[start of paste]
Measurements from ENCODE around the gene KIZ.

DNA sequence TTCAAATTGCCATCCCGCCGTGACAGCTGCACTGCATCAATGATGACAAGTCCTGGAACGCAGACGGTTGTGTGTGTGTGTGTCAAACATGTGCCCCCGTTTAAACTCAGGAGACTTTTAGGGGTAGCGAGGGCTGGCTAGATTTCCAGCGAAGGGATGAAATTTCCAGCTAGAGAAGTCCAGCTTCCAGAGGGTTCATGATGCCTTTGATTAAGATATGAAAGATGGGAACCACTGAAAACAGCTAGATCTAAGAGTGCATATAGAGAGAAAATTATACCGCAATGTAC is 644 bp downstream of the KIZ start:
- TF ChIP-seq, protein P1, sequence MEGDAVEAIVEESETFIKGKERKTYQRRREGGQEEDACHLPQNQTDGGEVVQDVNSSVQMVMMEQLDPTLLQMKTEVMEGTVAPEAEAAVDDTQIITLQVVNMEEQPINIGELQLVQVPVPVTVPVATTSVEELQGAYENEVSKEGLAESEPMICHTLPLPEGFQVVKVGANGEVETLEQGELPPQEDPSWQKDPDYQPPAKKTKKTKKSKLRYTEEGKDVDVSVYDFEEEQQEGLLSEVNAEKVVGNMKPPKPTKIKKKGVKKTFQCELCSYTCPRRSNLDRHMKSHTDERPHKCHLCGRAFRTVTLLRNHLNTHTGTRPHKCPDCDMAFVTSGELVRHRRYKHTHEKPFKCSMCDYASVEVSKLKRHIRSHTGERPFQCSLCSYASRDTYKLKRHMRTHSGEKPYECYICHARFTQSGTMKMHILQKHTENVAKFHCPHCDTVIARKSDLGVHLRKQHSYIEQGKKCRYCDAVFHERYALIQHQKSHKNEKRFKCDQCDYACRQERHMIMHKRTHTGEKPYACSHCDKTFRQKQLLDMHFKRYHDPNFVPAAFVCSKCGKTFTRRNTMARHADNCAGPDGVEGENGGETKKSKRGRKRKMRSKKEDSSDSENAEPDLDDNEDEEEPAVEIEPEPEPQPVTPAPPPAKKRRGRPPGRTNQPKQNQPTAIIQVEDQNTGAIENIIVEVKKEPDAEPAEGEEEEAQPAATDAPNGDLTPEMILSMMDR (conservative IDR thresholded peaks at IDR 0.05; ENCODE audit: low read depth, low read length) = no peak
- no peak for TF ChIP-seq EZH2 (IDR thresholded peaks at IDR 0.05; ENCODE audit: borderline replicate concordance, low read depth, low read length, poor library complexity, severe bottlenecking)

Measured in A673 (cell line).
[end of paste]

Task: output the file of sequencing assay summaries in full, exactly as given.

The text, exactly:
Measurements from ENCODE around the gene KIZ.

DNA sequence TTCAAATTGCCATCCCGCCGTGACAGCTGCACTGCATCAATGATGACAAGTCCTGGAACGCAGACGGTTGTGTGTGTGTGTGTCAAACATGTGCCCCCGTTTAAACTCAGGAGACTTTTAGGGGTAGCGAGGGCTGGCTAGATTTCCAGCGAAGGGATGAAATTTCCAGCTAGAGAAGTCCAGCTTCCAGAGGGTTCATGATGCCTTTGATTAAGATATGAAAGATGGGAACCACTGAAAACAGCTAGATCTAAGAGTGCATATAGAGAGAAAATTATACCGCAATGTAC is 644 bp downstream of the KIZ start:
- TF ChIP-seq, protein P1, sequence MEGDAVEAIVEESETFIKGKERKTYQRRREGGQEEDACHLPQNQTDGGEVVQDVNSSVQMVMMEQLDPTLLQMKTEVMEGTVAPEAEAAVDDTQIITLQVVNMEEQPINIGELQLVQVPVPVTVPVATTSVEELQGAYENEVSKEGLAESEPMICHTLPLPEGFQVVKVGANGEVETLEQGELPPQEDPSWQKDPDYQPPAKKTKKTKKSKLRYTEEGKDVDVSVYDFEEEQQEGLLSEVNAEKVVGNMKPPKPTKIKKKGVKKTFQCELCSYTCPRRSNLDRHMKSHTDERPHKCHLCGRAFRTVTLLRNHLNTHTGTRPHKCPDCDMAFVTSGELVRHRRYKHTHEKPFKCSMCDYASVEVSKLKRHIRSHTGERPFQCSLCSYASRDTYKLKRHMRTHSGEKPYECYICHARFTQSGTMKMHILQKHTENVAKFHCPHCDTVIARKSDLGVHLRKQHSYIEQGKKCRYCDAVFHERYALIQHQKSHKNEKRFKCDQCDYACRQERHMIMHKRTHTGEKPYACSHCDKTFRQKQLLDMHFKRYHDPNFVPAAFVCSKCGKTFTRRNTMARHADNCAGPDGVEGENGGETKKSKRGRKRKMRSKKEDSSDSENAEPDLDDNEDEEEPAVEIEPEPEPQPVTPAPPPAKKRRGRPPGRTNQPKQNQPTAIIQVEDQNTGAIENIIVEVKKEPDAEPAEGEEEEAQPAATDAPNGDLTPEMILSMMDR (conservative IDR thresholded peaks at IDR 0.05; ENCODE audit: low read depth, low read length) = no peak
- no peak for TF ChIP-seq EZH2 (IDR thresholded peaks at IDR 0.05; ENCODE audit: borderline replicate concordance, low read depth, low read length, poor library complexity, severe bottlenecking)

Measured in A673 (cell line).